Dr. Sarah Derbew on the Future of Classical Studies

Recorded on 03/06/2023
Posted in The Authority File

Episode 302

Untangling Blackness in Greek Antiquity book cover. Identical human statues sit in a row going from light to dark skin tones.

In the second episode of this two-part series, Dr. Sarah Derbew, assistant professor of Classics at Stanford University and author of Untangling Blackness in Greek Antiquity, discusses the future of Classical Studies. She digs into the complications of “decolonizing” a subject like the Classics—one that centers Greek and Roman civilizations while sidelining those in Africa, Asia, and the Americas. As Sarah explains, applying the term to an entire discipline can lead to superficial results, with the assumption that implementing inclusive and equitable practices is a one-step solution or short-term process. She also unpacks her current research on the intersections between Greek and African antiquity, and shares her hopes for the evolution of the Classics, including an interdisciplinary lens and thoughtful, ethical considerations from young scholars that she has already begun to witness.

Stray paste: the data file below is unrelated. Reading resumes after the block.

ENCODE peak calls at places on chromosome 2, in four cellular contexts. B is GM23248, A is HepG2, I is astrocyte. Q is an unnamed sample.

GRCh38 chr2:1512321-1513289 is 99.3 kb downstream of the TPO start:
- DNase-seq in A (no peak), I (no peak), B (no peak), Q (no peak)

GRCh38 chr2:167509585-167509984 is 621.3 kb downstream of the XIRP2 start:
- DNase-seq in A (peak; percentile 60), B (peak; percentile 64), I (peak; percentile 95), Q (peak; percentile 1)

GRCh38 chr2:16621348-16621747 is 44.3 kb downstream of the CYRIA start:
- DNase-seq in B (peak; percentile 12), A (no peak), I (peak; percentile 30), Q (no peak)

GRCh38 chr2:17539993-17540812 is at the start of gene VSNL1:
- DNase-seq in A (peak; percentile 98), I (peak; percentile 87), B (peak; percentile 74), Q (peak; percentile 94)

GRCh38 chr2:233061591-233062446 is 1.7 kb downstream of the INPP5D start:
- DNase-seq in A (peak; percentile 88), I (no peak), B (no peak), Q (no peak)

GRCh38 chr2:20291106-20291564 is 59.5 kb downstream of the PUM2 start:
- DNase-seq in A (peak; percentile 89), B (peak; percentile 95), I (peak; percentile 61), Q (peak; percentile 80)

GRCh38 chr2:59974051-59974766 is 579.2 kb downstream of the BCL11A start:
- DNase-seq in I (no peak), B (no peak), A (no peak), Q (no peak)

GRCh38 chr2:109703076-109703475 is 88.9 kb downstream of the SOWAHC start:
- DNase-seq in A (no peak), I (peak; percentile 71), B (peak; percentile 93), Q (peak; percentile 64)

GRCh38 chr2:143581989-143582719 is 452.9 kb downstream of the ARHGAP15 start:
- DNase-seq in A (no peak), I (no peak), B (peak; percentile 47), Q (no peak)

About the guest:

Sarah Derbew headshot. Sarah is wearing a blue and yellow shirt with a dark blue blazer.

Sarah F. Derbew
Assistant Professor of Classics
Stanford University

Sarah Derbew is an Assistant Professor of Classics at Stanford University, where she is affiliated with the Center for Comparative Studies in Race and Ethnicity and the Center for African Studies. She received her PhD in Classics from Yale University and was a Junior Fellow at the Harvard Society of Fellows.

Her research focuses on the literary and artistic representations of black people in ancient Greece. She also examines artistic renderings of black people in Greek antiquity, focusing on both the objects themselves and the museums in which they are displayed. Her interests extend to the twenty-first century; she has written about the reception of Greco-Roman antiquity in Africa and the African diaspora.

She recently finished her first book, titled Untangling Blackness in Greek Antiquity (Cambridge University Press, 2022), in which she used critical race theory and performance theory to untangle ancient formulations of blackness. She is currently researching the intersections between Greek and African antiquity, focusing on northeast Africa; in addition, she is co-editing the forthcoming volume Classics and Race: A Historical Reader with Dr. Daniel Orrells and Dr. Phiroze Vasunia.

Enjoy the conversation? Listen to the first episode of the series.

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